12. Heat, Energy, and Chemical        Bonds   Previous PageNext Page

In Chapter 11 we saw two examples of principles of conservation, involving matter and charge, in chemical reactions. Neither the total mass nor the net oxidation number of reactants and products can change during a chemical transformation. Mass and oxidation number are more fundamental properties of substances than are volume, color, texture, density, or electrical conductivity.

A third important property that is conserved is energy. Combustions and many other reactions give off energy in the form of heat, and this makes these processes useful to us. But if we draw an imaginary box around the reacting substances, large enough to contain the substances and everything else they interact with, then the total energy within that box will not change during the reaction. (This is one form of the first law of thermodynamics.)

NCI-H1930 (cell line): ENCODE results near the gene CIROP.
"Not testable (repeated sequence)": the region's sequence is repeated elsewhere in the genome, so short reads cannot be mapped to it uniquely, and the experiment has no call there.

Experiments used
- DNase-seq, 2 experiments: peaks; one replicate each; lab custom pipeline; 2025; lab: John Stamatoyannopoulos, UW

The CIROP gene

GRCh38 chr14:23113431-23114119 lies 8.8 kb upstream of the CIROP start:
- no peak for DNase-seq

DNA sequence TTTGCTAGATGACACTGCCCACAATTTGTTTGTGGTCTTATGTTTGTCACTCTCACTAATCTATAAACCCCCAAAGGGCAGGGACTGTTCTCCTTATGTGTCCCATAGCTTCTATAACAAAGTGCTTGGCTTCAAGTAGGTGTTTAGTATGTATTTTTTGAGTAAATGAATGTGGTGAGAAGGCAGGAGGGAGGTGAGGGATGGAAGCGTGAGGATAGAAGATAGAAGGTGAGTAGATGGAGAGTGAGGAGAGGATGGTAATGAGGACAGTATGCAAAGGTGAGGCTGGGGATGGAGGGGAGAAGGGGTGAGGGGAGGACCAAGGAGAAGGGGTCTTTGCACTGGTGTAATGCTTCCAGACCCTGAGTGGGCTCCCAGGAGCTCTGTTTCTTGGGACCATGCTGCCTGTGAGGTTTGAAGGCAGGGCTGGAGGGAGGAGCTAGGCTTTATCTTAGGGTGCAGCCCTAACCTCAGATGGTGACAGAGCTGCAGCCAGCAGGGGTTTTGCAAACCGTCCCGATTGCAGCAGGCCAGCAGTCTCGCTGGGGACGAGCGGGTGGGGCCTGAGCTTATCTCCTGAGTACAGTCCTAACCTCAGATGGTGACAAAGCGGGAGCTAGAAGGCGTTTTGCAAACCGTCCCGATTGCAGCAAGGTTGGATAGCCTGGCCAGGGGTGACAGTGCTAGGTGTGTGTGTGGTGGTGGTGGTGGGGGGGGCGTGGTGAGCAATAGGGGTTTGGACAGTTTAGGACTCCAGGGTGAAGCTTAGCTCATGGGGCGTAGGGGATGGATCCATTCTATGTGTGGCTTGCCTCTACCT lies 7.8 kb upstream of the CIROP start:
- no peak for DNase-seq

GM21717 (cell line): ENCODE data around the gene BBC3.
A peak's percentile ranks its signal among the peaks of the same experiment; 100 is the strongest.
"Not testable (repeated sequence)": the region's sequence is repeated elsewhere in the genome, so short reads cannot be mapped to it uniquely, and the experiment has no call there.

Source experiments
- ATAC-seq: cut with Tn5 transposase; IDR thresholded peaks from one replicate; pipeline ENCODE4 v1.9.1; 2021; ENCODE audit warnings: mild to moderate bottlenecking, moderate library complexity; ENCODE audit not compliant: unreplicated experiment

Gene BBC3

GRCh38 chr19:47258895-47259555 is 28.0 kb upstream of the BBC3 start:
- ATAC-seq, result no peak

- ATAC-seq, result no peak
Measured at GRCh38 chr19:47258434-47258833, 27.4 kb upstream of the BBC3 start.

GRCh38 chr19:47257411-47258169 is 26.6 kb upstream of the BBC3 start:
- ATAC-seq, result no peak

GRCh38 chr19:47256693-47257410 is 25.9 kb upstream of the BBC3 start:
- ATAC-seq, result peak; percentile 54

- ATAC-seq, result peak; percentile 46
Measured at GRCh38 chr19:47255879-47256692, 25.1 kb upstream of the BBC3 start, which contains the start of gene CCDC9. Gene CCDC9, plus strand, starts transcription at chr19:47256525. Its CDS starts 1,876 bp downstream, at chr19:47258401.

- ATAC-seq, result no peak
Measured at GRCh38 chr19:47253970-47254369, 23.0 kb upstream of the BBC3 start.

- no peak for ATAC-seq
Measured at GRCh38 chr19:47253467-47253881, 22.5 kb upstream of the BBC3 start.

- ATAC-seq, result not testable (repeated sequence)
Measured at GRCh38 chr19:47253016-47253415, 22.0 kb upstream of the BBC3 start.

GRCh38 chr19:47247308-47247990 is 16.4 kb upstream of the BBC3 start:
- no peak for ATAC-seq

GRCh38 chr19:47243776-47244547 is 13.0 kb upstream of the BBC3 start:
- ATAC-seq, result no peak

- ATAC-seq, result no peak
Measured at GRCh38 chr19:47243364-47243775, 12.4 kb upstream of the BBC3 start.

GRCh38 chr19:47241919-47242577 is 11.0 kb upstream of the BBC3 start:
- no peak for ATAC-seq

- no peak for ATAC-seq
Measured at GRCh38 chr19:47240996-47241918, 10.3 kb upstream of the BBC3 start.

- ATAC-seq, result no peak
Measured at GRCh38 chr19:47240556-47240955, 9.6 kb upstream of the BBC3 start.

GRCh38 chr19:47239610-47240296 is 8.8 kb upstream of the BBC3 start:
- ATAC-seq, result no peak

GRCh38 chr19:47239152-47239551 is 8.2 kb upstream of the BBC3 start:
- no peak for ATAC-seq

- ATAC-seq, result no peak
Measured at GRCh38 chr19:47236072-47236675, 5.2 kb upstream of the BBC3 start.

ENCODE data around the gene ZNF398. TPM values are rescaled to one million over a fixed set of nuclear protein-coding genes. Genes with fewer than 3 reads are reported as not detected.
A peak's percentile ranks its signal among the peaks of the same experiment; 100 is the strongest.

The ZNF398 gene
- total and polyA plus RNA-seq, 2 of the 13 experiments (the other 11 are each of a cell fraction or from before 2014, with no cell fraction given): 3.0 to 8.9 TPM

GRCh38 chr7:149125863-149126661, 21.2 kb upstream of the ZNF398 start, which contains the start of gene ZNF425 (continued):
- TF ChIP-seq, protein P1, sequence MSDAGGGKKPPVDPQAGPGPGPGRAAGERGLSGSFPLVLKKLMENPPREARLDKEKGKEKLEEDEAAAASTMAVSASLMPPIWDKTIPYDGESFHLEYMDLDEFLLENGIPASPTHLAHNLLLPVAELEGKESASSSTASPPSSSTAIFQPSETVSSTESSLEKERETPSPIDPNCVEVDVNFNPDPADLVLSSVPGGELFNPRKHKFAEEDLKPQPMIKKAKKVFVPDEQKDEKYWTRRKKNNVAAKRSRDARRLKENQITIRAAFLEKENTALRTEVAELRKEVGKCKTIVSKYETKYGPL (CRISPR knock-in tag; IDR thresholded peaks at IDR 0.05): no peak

If the reaction gives off heat energy, then the products must have less energy than the reactants, because this difference is the only source of the heat. Conversely, if the products have more energy than the reactants, this extra energy must be supplied to the reaction from outside.

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